The outcome for me was often a whiteboard of ideas and topics to explore. Most didn’t turn into anything. But a few turned into the most successful products I’ve ever worked on. And that’s the best return on investment you can hope for.

I won’t endorse taking up smoking or buying a pipe, but actively pausing every day to just think, whether it is about ongoing problems or upcoming ideas, will result in some of the best work you’ll ever do.

Don’t Seek The Spotlight

“I’ve heard of your methods before now, Mr Holmes,” said he, tartly. “You are ready enough to use all the information that the police can lay at your disposal, and then you try to finish the case yourself and bring discredit on them.”

“On the contrary,” said Homes, “out of my last fifty-three cases my name has only appeared in four, and the police have had all the credit in forty-nine.”

Product development is arduous work. When things go right, we all celebrate together. When things go wrong, we often look for a person to blame. So it can be a tough balance of ensuring you are getting the right amount of exposure for your work but not seeking the spotlight.

But let your monumental work do most of the talking.

Question Assumptions

“Now, my dear sir,” said Holmes, “is it not obvious to you now that this matter really strikes very much deeper than either you or the police were at first inclined to think? It appeared to you to be a simple case; to me it seems exceedingly complex.”

With The Beryl Coronet, Sherlock is again presented with what appears to be a crime that seems straightforward. But as he peels back some details, he shows that not everything adds up. He questions the assumptions his clients and the police have made so far by showing that they don’t add up with behavior we would expect.

As product teams, we need to first clarify our own underlying assumptions. Then we need to question them. Are we assuming that by building Feature X we’ll drive a certain behavior? Or that users care about X over Y? Once we know our assumptions, we can question them and investigate whether they are correct.

When I was working in online education, we assumed that students cared deeply plagiarism checks and scores, largely because we cared about plagiarism as a school. We had tools built in to check for plagiarism before students submitted their work. At one point, I questioned that assumption and we tested it. It turned out many students did not care nearly as much as we did (because most students weren’t plagiarizing their work). In fact, it was a minority of students who were using the tools extensively, and most weren’t really bothering. That changed how we approached our development.

We need to recognize our assumptions and question what we often take for granted.

Sort The Signal From The Noise

“The principal difficulty in your case,” remarked Holmes, in his didactic fashion, “lay in the fact of there being too much evidence. What was vital was overlaid and hidden by what was irrelevant. Of all the facts which were presented to us we had to pick just those which we deemed to be essential, and then piece them together in their order, so as to reconstruct this very remarkable chain of events.”

Even in Sherlock’s time, they were being bombarded by too much information. He had to sort out what was important and what was irrelevant.

That problem hasn’t gotten easier. We have massive amounts of information and data at our fingertips. A key part of our job is to sort the signal from the noise. What is really important and what is just noise?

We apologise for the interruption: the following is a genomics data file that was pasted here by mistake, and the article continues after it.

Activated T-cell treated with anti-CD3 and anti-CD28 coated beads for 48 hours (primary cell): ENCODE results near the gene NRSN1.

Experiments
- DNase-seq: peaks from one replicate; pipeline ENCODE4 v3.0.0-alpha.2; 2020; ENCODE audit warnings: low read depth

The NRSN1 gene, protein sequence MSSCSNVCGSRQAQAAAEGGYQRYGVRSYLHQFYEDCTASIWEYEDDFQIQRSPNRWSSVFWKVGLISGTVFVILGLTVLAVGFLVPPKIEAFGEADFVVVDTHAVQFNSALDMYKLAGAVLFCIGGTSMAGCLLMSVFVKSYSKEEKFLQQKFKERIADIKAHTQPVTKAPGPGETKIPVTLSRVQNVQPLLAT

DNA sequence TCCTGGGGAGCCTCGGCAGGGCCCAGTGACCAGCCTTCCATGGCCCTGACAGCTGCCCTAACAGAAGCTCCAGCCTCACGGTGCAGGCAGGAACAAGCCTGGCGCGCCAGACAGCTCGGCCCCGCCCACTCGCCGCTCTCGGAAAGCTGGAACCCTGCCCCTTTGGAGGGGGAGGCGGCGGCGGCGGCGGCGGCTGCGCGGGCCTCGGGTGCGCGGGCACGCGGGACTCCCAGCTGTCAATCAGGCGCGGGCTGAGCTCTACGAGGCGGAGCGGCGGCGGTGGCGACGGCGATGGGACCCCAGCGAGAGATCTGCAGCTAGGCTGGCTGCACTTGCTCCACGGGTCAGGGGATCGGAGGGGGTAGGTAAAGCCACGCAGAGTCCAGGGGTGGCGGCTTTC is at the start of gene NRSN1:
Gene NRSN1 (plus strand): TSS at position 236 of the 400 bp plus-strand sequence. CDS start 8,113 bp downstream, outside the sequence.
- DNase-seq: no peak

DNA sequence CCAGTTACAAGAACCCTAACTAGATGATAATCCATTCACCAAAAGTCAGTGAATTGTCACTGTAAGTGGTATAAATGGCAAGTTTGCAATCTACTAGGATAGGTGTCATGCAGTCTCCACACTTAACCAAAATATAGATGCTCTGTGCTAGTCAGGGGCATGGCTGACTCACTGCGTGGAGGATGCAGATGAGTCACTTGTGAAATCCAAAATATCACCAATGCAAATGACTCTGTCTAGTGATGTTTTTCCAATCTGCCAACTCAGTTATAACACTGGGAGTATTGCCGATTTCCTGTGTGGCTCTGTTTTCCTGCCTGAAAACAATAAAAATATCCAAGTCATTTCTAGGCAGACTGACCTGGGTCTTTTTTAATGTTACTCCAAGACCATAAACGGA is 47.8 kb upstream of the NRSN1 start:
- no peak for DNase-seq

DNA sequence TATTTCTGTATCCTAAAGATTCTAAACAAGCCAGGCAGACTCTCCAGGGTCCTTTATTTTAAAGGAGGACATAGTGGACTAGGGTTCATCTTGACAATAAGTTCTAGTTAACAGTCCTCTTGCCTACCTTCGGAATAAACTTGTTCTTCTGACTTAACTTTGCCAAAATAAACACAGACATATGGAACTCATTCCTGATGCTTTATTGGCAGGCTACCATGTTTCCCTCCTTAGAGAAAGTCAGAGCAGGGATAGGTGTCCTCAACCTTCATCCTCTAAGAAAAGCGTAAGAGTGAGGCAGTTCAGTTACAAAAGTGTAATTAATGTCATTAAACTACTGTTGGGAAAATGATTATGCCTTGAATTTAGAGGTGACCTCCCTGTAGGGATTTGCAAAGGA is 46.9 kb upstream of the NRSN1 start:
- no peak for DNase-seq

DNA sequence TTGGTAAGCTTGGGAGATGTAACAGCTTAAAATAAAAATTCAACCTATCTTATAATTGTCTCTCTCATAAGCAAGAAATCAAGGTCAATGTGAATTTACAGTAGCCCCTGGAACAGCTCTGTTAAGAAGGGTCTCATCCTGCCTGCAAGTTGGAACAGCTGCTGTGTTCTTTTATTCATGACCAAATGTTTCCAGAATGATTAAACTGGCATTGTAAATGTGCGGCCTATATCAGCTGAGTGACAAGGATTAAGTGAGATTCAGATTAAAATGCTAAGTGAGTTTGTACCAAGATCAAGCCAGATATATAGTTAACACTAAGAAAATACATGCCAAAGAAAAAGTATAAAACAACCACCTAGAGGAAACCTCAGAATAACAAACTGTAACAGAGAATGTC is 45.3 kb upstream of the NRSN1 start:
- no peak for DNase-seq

It is easy to get caught up in vanity metrics or things that are easy to measure but don’t matter. Number of features you release is easy to measure but ultimately doesn’t matter. Story points are meaningless as a measure of value. It is our job to cut through all of this and get to the meaningful data. What really drives value for your users and your company? What can you focus on? Find that thing and focus on it.

I wrote more about this in an article called Signal vs Noise as a Product Manager.


One of the most remarkable characteristics of Sherlock Holmes was his power of throwing his brain out of action and switching all his thoughts on to lighter things whenever he had convinced himself that he could no longer work to advantage. I remember that during the whole of that memorable day he lost himself in a monography which he had undertaken upon the Polyphonic Motets of Lassus.

Throughout his cases, Sherlock applied himself relentlessly to his work. But when it came time to wait, he was able to switch to other pursuits until he needed to get back to his work. He was able to give his mind a rest, which was important.

Product development is difficult work. If you are an engineer, a designer, or a product manager, you know this. I speak mainly from a product management background, but all of the disciplines in product development are more than full-time roles. To be effective, most of us are working far more than 40 hours per week.

Besides the work, we are often constantly thinking about our roles as well. I find my thoughts turning to my products, my teams, and my role all the time. When I’m driving, when I’m exercising, when I’m getting ready for bed. It can be difficult to turn off the constant desire to make things better or figure out one more part of the puzzle.

That’s why this last example from Sherlock is so critical. We need to be able to shift our focus away from our products and our roles, even if for short periods of time, in order to keep our minds fresh. Whether that is through long walks, interesting hobbies, or monographies on the Polyphonic Motets of Lassus.

Sherlock Holmes, whether original or adapted, offers many lessons for modern product people. While we don’t need to become as eccentric in our habits, we can take a few pages from his books for our own benefit.